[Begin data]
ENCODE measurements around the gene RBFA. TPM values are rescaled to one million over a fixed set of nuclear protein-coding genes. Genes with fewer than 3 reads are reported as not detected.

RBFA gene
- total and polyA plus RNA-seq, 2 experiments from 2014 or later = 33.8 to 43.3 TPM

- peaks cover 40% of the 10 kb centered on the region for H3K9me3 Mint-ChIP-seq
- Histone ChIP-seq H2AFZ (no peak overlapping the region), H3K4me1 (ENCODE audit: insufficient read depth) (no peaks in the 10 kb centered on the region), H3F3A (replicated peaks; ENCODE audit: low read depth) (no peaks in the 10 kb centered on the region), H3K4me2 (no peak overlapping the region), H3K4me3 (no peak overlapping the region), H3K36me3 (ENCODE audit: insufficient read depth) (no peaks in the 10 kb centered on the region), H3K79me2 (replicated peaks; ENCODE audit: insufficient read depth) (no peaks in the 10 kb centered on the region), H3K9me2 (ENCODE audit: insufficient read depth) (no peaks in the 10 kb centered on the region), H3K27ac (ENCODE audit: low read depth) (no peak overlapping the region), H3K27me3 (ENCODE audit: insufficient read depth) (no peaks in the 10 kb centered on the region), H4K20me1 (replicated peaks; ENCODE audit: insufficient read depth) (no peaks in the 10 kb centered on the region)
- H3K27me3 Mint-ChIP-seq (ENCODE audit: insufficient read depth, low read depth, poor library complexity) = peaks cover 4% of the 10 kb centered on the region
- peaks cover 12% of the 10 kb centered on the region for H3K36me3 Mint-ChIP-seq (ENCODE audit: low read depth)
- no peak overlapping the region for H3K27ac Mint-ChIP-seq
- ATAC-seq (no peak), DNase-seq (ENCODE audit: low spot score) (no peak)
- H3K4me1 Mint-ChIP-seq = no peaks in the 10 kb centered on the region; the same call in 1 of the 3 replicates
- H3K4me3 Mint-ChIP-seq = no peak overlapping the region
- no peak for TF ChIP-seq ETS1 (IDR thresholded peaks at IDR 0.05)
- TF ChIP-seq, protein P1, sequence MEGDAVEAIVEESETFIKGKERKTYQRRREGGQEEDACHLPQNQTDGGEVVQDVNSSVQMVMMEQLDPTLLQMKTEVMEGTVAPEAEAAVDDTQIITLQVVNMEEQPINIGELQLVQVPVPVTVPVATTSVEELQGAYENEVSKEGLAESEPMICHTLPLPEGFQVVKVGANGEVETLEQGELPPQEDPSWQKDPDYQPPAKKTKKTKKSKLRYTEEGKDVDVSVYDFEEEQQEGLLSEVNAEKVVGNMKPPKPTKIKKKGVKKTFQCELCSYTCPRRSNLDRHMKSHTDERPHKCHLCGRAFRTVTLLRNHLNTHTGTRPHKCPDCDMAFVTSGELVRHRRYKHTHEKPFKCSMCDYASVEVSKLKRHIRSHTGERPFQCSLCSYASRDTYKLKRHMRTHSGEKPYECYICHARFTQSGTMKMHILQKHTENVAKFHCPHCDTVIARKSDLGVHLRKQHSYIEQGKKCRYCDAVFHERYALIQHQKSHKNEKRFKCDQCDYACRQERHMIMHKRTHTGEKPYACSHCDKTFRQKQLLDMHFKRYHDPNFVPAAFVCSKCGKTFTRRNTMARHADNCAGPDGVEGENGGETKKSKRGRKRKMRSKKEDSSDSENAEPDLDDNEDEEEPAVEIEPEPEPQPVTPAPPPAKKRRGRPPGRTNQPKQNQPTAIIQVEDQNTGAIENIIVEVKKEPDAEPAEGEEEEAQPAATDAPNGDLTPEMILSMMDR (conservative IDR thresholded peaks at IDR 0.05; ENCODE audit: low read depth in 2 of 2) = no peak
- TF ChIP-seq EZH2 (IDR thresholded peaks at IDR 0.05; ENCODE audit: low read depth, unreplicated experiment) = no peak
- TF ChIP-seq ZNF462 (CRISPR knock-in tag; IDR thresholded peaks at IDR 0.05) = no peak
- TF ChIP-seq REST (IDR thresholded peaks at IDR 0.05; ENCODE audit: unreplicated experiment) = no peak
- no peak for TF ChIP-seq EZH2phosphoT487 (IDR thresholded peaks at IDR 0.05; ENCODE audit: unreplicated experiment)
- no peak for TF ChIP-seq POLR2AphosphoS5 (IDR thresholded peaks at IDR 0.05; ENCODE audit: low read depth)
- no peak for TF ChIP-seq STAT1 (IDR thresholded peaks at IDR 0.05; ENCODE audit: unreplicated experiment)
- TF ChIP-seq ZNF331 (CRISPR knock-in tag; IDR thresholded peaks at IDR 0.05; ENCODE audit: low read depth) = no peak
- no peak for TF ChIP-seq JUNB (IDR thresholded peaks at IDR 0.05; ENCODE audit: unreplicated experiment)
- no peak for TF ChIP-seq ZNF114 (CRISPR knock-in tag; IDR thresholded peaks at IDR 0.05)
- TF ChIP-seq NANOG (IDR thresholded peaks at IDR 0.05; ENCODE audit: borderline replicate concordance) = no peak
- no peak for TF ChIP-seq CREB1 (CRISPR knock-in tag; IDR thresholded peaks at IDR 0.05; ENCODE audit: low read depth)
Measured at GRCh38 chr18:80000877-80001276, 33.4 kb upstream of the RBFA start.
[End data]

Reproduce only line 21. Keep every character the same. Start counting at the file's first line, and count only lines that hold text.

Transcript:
- no peak for TF ChIP-seq JUNB (IDR thresholded peaks at IDR 0.05; ENCODE audit: unreplicated experiment)